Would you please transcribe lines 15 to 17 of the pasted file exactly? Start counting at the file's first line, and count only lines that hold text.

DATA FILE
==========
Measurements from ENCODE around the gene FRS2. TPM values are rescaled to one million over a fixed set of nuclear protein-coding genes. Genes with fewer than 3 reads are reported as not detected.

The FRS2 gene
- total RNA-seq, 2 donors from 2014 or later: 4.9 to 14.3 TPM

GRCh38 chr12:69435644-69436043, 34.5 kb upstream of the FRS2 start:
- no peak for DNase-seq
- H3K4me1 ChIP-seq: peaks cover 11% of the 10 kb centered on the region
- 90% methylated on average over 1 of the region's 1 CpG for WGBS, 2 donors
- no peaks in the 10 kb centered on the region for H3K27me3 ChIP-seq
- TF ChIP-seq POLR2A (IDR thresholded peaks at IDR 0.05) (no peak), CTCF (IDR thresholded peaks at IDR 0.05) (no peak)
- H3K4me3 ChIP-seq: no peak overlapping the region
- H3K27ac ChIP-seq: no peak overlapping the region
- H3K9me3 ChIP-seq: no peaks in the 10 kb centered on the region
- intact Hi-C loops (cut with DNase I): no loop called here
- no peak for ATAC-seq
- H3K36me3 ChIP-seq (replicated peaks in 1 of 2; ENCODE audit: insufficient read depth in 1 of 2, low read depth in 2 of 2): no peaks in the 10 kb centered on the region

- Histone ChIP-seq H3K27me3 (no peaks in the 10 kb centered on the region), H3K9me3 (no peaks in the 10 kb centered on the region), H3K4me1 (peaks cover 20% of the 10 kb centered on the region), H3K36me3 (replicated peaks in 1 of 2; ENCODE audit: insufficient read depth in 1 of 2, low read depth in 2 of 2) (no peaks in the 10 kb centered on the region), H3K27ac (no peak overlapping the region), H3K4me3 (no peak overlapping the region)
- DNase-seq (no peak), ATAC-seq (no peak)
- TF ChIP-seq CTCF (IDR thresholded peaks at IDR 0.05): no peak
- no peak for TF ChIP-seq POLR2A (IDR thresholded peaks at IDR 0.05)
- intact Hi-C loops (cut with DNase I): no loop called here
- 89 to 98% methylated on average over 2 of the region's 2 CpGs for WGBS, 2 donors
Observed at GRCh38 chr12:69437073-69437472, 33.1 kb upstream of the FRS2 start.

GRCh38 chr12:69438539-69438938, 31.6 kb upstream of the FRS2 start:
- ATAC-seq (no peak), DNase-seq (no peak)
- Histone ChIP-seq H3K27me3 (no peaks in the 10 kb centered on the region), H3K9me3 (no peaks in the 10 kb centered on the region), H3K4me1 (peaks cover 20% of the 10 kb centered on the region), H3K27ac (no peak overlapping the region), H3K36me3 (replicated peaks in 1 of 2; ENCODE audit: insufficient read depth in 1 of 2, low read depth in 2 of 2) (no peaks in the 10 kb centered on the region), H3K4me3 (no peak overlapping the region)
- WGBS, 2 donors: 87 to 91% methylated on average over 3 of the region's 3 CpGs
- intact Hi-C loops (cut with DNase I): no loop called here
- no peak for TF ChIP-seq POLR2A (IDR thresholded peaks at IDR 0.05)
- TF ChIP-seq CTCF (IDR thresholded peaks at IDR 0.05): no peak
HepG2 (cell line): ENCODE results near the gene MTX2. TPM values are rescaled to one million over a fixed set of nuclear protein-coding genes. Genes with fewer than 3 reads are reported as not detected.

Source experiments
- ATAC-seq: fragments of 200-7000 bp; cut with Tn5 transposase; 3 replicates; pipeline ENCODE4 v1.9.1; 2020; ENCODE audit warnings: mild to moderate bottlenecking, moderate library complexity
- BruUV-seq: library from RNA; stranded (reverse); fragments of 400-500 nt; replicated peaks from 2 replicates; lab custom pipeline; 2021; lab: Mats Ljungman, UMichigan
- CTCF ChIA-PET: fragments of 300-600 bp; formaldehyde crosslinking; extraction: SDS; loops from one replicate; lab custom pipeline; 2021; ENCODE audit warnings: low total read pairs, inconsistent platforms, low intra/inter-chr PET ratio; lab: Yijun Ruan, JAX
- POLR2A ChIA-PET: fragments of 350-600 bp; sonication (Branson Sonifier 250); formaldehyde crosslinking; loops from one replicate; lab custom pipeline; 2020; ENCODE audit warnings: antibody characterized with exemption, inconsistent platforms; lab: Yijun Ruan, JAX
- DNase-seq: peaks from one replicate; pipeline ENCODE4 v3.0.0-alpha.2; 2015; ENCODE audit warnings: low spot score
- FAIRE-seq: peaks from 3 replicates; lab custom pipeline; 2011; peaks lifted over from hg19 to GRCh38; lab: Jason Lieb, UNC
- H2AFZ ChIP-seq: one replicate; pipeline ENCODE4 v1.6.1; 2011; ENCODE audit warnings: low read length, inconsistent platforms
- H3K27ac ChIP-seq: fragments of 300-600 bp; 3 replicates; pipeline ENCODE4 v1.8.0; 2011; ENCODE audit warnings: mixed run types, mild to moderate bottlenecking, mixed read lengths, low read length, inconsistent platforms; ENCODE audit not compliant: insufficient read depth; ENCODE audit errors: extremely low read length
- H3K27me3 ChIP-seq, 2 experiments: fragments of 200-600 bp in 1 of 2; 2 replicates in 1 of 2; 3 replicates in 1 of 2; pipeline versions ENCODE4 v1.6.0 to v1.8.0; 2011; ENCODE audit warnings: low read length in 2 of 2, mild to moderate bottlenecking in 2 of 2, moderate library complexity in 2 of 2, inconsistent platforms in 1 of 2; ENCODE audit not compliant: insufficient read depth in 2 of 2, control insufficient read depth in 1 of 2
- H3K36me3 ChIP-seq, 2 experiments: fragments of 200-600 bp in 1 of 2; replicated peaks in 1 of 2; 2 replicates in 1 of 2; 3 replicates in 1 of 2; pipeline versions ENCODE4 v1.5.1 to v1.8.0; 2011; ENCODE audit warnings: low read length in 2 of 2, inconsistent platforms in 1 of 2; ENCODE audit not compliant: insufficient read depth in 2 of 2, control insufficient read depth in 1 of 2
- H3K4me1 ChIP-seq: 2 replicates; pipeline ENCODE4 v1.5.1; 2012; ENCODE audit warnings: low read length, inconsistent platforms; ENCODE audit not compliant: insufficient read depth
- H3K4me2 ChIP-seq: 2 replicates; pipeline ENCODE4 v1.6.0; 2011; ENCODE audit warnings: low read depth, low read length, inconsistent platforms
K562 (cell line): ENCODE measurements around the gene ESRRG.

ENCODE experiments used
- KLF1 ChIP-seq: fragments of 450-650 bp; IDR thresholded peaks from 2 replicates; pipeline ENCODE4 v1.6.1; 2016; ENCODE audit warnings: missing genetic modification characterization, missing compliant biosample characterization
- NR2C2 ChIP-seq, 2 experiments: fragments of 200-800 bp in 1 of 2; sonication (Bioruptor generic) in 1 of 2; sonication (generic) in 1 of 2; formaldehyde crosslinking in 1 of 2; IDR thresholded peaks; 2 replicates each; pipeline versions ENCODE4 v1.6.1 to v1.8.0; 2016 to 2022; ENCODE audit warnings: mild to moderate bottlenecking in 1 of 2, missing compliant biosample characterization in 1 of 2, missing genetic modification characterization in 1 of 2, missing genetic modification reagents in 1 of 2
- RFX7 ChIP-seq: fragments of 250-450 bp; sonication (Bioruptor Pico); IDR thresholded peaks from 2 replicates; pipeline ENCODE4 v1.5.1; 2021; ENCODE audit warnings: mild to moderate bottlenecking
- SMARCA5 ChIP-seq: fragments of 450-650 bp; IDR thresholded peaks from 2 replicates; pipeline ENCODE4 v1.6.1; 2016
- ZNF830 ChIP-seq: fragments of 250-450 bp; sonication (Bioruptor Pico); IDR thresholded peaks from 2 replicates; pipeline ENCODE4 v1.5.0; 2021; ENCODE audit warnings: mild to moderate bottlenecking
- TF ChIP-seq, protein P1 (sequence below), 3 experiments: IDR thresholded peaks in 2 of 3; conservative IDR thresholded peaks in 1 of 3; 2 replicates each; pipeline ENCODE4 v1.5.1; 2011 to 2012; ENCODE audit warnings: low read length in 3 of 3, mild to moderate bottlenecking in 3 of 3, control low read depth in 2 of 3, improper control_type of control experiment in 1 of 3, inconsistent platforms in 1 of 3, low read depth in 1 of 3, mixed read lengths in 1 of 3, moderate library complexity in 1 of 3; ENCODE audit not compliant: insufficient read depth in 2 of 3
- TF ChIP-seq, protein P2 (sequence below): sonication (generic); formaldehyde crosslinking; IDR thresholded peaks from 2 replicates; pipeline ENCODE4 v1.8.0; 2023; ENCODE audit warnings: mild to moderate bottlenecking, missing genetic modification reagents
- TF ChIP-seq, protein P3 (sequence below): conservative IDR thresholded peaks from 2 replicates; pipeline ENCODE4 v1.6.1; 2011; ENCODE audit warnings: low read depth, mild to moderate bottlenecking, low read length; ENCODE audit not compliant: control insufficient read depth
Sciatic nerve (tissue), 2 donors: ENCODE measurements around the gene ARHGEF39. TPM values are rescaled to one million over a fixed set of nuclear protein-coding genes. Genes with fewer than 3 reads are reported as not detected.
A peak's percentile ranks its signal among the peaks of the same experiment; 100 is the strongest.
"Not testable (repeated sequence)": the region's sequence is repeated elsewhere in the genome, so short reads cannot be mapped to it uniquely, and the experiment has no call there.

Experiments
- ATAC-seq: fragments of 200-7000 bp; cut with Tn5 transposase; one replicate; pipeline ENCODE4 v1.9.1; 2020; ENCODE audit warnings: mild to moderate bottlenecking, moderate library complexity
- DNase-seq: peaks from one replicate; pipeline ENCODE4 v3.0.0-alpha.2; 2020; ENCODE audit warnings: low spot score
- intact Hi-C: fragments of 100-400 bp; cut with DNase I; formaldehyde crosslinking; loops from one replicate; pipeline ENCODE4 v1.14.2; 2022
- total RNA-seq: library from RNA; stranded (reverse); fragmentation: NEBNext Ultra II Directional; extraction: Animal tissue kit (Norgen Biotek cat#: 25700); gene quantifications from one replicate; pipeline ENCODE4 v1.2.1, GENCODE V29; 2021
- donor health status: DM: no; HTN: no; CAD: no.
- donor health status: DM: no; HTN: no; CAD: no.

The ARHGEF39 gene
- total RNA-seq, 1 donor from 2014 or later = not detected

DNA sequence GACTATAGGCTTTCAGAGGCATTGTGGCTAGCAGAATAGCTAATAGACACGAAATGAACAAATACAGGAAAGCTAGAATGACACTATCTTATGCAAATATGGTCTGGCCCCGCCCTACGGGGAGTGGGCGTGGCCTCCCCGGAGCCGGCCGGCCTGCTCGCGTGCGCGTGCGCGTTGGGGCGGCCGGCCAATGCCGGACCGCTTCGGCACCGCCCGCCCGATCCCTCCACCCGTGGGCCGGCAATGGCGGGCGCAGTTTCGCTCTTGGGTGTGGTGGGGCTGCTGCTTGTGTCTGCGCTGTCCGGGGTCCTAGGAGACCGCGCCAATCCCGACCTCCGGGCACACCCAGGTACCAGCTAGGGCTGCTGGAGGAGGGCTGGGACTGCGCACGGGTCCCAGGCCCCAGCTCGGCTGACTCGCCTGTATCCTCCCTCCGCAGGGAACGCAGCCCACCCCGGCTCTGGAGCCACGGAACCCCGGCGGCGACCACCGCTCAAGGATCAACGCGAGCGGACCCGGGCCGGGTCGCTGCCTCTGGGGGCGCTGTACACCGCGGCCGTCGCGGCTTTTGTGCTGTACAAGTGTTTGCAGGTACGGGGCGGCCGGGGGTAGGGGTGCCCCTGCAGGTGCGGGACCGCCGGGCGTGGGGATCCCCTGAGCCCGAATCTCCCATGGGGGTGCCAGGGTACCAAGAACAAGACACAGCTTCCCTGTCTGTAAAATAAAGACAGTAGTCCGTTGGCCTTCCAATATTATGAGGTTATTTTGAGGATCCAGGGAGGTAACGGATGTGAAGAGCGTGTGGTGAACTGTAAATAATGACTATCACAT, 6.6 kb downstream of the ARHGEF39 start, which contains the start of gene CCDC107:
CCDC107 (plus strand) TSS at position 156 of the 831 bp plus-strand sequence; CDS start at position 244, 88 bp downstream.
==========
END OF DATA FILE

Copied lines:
- H3K36me3 ChIP-seq (replicated peaks in 1 of 2; ENCODE audit: insufficient read depth in 1 of 2, low read depth in 2 of 2): no peaks in the 10 kb centered on the region

- Histone ChIP-seq H3K27me3 (no peaks in the 10 kb centered on the region), H3K9me3 (no peaks in the 10 kb centered on the region), H3K4me1 (peaks cover 20% of the 10 kb centered on the region), H3K36me3 (replicated peaks in 1 of 2; ENCODE audit: insufficient read depth in 1 of 2, low read depth in 2 of 2) (no peaks in the 10 kb centered on the region), H3K27ac (no peak overlapping the region), H3K4me3 (no peak overlapping the region)
- DNase-seq (no peak), ATAC-seq (no peak)